Amanda Oborne leads a team of program, communications and software development professionals to pioneer new models of regional resilience in food and agriculture at Ecotrust. With projects in farm-to-school, market development, and “ag of the middle” producer support, Amanda’s team is helping to create a world in which healthy eaters, flourishing farms and ranches, and vibrant communities are linked and thriving. In 2010, Ecotrust launched FoodHub, www.food-hub.org, a web platform that helps wholesale food buyers find local farmers, ranchers, fishermen and other food producers in the western US. Amanda has a master’s degree in Integrated Marketing Communications from Northwestern University, and she formerly managed direct marketing for Intuit’s QuickBooks brand.
Food hubs are designed to strengthen local food economies. Oborne explains how Ecotrust’s food hub works through its technological platform. She discusses the reasons behind creating resilient communities and explains how such efforts apply to consumers.
Douglas Gayeton: Can you explain what Ecotrust does?
Amanda Oborne: There's a team of economists, financers, software developers, and program managers focused on the task of sustainable stewardship of the resources that make resilient communities.
Our primary objective with food and farming is to help build sustainable, regional food economies. Resilient regional food systems are really the antidote to all of the threats like climate change, water scarcity, peak oil, loss of biodiversity or anything that could wreak havoc on global food supply chains.
One of the projects is FoodHub. FoodHub is a technology platform that allows local producers to find and connect with local, wholesale buyers. Everything from produce and proteins, seafood, dairy, eggs, poultry, nuts and seeds, condiments, and value added products can be listed on FoodHub.
It includes producers, processors, distributors, and associates (who care about regional food system development but maybe aren't buying or selling food themselves). It’s geared up for the wholesale market; so this isn’t individual eaters, but restaurants, bakeries, and schools.
Douglas: Systems tend to consolidate. Why do you think that the consolidation of the food system can suddenly be dismantled?
Amanda: I don't think that the agro-industrial system is going to be rendered completely obsolete and replaced overnight by any means, but I do think there is opportunity for smaller regionally based systems to develop within given regions and form resilience in the face of threats from outside.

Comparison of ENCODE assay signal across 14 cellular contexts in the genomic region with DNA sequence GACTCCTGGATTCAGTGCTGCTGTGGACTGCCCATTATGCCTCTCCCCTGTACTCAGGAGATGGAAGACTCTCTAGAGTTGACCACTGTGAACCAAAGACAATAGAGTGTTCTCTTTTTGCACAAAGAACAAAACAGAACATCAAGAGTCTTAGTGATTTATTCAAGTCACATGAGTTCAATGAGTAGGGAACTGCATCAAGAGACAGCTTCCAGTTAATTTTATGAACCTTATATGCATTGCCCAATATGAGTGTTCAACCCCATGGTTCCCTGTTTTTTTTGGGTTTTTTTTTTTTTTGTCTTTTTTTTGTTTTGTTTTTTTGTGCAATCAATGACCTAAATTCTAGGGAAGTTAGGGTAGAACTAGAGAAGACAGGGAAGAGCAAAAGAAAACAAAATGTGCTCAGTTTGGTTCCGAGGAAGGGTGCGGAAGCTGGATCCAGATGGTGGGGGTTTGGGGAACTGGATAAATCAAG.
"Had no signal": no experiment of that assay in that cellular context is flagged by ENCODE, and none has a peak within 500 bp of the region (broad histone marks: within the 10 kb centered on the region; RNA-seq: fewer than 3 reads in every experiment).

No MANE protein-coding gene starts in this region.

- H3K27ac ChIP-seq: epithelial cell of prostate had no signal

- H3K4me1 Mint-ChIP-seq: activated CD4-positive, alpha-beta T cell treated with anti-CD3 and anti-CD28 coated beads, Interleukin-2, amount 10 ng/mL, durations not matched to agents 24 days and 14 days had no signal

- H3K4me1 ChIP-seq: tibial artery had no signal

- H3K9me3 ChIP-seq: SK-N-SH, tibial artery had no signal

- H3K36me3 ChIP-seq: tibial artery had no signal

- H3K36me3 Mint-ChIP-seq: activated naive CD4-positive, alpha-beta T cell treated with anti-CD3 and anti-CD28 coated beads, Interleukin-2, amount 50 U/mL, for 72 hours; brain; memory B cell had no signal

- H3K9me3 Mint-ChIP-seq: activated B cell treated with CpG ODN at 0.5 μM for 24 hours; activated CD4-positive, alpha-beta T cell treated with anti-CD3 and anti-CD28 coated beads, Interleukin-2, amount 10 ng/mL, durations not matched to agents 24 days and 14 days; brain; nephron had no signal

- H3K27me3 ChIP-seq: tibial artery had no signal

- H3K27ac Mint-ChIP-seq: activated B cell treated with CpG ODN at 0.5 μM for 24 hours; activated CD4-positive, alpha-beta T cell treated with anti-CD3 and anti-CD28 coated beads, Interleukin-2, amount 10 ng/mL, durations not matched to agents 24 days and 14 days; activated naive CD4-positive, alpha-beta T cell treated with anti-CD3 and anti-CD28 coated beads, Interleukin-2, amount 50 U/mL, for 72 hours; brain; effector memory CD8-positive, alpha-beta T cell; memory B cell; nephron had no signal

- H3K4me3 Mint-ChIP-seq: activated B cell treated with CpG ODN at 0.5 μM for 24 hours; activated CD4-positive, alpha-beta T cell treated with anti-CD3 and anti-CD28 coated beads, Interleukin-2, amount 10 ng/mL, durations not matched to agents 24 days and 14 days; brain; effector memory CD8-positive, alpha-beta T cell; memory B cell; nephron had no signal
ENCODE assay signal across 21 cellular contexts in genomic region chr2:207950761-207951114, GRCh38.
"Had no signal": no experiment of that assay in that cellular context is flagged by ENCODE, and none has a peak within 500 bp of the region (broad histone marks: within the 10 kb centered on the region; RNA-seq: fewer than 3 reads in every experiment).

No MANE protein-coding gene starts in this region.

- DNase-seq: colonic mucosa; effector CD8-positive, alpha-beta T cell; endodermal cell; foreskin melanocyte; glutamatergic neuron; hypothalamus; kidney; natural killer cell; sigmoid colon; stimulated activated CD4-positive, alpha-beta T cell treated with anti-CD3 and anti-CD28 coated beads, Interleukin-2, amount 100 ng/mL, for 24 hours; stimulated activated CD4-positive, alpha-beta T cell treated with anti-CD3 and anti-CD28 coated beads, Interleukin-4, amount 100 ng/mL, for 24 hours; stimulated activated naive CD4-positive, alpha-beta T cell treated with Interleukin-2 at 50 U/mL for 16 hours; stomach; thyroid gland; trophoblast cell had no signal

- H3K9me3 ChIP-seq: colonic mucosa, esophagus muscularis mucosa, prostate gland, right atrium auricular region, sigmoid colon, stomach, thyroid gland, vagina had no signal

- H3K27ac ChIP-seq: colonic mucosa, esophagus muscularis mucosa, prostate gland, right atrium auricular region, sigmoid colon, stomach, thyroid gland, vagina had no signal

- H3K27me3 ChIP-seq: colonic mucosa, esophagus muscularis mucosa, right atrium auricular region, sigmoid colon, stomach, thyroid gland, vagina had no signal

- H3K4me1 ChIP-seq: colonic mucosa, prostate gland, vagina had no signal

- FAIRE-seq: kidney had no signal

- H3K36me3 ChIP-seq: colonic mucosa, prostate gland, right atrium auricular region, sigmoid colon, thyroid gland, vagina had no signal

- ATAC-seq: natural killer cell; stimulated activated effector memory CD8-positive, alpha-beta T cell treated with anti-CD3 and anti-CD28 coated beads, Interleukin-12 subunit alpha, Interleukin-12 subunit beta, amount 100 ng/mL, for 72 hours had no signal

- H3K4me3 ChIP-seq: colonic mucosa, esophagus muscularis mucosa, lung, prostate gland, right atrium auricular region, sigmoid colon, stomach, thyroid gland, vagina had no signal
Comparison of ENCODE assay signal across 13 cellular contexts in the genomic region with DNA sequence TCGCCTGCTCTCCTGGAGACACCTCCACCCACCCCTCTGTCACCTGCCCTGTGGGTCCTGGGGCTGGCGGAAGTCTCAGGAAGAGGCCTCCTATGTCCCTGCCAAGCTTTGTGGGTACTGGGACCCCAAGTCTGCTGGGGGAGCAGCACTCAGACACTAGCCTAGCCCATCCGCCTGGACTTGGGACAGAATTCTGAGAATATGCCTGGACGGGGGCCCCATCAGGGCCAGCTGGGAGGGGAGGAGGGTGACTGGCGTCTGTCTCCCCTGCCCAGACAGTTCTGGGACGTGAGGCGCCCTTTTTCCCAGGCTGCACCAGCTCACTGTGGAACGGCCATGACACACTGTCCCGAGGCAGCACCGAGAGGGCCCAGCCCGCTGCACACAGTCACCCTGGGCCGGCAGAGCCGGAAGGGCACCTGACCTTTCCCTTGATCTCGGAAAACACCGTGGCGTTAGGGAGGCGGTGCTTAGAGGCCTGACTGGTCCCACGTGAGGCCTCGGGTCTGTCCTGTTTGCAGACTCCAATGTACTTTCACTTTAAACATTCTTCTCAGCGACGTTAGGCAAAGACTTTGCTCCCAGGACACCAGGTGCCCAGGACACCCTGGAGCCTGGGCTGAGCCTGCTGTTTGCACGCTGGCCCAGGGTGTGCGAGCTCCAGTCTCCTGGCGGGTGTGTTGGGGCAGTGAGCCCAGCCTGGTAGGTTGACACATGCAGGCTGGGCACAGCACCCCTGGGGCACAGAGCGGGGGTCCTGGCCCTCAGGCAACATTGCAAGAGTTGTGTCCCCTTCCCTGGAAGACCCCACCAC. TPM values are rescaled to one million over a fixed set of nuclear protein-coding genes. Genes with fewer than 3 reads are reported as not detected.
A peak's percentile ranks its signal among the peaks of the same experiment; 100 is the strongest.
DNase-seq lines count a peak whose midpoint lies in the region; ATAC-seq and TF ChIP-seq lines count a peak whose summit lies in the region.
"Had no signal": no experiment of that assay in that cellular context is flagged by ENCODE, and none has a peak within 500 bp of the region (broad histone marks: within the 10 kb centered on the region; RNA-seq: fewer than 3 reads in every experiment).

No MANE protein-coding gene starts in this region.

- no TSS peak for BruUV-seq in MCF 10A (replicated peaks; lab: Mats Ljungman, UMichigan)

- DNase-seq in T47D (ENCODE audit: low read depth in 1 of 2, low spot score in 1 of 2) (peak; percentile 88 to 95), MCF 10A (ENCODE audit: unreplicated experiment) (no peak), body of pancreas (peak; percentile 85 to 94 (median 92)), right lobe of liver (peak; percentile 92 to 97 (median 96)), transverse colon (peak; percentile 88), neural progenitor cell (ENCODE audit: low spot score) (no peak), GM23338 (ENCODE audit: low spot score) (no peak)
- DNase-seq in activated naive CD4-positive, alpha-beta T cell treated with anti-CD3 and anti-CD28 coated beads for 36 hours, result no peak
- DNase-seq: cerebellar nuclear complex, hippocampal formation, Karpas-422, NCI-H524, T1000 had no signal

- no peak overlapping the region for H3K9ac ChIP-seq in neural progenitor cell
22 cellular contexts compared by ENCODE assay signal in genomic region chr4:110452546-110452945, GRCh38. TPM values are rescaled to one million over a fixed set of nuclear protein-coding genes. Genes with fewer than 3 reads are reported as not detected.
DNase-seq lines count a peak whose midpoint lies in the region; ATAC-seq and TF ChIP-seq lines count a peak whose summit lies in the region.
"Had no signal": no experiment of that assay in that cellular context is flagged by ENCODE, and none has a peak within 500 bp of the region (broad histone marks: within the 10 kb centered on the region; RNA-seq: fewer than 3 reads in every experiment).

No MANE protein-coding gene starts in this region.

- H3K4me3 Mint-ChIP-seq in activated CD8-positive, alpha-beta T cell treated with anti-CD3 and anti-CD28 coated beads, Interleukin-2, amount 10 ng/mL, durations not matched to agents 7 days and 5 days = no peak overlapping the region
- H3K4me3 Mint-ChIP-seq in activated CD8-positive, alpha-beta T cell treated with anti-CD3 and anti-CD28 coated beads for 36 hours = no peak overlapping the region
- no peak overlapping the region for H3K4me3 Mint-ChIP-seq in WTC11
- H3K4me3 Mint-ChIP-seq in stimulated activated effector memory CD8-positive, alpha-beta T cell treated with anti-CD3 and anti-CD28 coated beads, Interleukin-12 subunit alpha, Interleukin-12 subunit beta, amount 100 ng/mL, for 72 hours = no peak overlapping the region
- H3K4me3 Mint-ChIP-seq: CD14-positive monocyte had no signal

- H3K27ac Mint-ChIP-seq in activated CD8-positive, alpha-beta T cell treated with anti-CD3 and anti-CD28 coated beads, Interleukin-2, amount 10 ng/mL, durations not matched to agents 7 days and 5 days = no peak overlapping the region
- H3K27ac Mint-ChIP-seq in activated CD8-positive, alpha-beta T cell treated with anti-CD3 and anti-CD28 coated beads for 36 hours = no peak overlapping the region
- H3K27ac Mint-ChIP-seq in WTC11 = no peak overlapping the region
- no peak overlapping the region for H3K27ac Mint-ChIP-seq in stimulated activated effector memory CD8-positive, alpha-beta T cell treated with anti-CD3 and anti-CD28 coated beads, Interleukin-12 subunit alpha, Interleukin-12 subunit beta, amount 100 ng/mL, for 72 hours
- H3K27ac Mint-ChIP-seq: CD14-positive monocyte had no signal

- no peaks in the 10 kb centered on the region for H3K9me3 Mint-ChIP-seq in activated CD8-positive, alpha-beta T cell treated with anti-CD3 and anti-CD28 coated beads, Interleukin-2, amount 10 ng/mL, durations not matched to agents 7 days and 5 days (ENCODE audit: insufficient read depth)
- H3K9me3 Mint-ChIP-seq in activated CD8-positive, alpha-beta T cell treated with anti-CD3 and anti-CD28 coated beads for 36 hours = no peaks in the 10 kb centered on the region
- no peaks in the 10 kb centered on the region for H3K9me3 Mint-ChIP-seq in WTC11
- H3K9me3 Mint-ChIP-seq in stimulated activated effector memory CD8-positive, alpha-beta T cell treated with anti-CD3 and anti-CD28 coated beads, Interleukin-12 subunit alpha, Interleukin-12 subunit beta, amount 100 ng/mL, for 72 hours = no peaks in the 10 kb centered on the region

Everyone will get serious about regional food systems quickly, when the price of oil goes to $200 a barrel. People are going to be looking for food that’s produced in the region rather than being shipped in from Chile.
Douglas: How does a food hub take into account all of the other goods, like salt and coffee, that a consumer can’t get locally?
Amanda: We’re always going to go outside for lemons, chocolate, bananas and that kind of stuff. I think that's okay. We have to be realistic about what we expect from eaters, and how we expect them to change their habits. If they are making use of the bounty that's available in their region when it's in season; if they change to a more seasonal diet where they're not trying to eat strawberries in mid-winter, then we're making progress.
I think it's appropriate for food hubs to source from outside the region things they can't get, but they need to be very transparent about what products those are or when they're doing it, in order to keep the trust of the people who expressly use them in order to have their food match their values.
Douglas: How much of a role does education play in building a resilient or regional food hub?
Amanda: I think it's vital because ultimately it's those dollars spent -- whether at Community Supported Agriculture (CSAs), farmers markets, local groceries or with the food hub -- that drive the whole system. So, others need to understand what the realities of that agro-industrial food system are so that they can decide for themselves whether that matches their own values. Then they need to understand what's locally available and how it's produced so that they can make those educated choices.
I think that it’s a lifelong journey for people. It's not something that you digest in one sitting. It definitely takes ongoing effort.